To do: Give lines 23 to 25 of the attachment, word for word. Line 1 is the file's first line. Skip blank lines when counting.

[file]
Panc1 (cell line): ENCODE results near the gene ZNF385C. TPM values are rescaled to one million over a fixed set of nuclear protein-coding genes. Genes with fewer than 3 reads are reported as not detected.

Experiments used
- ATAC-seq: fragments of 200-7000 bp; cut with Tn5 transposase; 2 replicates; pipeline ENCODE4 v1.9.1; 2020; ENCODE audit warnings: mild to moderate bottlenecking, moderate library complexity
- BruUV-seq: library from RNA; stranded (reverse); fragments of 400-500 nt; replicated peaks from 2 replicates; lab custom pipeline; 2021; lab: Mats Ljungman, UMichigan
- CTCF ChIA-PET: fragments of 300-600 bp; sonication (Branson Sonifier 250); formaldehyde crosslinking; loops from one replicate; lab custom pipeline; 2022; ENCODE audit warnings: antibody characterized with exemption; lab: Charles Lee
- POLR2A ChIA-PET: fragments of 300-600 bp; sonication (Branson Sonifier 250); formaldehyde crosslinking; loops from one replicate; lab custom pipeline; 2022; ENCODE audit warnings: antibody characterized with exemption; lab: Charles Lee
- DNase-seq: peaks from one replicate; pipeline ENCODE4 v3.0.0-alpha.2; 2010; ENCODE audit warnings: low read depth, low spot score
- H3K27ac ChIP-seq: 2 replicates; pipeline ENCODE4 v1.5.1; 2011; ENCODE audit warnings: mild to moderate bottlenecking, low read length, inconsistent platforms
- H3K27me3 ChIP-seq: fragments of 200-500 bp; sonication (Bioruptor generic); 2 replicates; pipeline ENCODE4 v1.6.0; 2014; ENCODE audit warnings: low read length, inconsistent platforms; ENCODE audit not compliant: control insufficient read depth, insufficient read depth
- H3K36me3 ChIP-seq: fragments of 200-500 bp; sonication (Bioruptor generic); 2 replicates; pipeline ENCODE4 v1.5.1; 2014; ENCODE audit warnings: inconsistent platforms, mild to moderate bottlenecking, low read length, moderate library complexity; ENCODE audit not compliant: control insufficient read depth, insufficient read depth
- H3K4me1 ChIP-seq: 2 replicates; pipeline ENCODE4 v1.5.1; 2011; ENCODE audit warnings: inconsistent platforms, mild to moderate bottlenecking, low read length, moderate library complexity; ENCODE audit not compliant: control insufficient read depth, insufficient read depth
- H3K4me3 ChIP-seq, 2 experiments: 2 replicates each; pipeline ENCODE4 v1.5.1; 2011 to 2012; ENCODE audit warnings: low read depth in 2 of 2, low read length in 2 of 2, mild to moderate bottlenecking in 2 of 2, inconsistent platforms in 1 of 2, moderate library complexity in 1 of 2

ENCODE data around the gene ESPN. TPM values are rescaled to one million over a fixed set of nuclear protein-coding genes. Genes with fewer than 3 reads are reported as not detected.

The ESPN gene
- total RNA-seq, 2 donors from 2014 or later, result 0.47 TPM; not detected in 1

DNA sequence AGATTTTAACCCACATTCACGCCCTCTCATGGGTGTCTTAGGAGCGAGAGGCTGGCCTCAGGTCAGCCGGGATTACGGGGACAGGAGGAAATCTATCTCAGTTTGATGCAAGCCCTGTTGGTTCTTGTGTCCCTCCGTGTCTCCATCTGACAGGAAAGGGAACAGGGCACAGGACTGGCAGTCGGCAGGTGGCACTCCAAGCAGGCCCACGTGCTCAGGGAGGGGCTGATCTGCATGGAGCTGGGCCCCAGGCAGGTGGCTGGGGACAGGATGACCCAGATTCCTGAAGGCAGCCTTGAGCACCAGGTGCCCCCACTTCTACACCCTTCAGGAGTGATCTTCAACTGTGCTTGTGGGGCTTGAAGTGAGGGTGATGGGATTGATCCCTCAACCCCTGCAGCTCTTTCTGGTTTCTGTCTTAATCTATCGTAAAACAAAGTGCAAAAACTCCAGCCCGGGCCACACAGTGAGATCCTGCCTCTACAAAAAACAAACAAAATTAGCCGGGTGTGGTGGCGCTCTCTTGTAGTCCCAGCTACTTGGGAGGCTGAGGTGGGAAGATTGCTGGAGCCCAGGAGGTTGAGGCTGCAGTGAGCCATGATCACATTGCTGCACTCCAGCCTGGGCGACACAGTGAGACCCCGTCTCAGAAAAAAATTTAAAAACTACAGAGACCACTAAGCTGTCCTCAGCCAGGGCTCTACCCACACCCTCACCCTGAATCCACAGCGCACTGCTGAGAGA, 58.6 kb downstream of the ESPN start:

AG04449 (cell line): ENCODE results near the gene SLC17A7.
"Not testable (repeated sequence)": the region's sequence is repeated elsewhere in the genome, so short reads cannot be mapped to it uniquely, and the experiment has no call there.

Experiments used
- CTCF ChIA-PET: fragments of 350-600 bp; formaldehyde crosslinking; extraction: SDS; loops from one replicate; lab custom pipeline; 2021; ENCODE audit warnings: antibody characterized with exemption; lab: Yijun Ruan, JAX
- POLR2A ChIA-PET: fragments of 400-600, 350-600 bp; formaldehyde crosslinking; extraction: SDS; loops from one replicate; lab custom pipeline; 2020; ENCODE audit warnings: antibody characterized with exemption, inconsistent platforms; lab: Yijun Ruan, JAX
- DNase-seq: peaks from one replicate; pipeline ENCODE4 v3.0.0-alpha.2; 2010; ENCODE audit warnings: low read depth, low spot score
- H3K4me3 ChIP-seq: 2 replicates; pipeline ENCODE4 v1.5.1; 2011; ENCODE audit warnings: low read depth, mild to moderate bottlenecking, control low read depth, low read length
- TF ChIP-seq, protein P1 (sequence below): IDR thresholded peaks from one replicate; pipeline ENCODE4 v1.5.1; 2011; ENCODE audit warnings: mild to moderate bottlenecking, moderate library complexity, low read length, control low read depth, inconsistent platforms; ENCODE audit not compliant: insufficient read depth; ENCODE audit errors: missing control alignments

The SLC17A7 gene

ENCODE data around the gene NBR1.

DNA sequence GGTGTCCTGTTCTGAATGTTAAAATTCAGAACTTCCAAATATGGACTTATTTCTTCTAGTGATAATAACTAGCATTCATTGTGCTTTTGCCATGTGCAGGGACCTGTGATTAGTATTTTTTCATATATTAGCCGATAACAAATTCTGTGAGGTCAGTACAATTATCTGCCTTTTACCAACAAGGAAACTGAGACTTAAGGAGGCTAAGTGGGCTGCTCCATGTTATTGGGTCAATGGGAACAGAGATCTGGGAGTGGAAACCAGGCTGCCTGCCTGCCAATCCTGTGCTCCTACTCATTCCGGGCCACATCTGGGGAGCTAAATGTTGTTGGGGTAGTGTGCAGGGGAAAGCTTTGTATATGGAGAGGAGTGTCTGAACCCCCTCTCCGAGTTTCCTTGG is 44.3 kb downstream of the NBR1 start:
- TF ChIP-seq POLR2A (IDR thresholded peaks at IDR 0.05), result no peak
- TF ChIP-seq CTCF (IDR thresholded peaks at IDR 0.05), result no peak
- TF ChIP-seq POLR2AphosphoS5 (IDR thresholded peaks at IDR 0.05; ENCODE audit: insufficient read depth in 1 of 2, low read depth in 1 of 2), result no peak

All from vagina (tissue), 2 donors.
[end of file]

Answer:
- H3K4me3 ChIP-seq: 2 replicates; pipeline ENCODE4 v1.5.1; 2011; ENCODE audit warnings: low read depth, mild to moderate bottlenecking, control low read depth, low read length
- TF ChIP-seq, protein P1 (sequence below): IDR thresholded peaks from one replicate; pipeline ENCODE4 v1.5.1; 2011; ENCODE audit warnings: mild to moderate bottlenecking, moderate library complexity, low read length, control low read depth, inconsistent platforms; ENCODE audit not compliant: insufficient read depth; ENCODE audit errors: missing control alignments

The SLC17A7 gene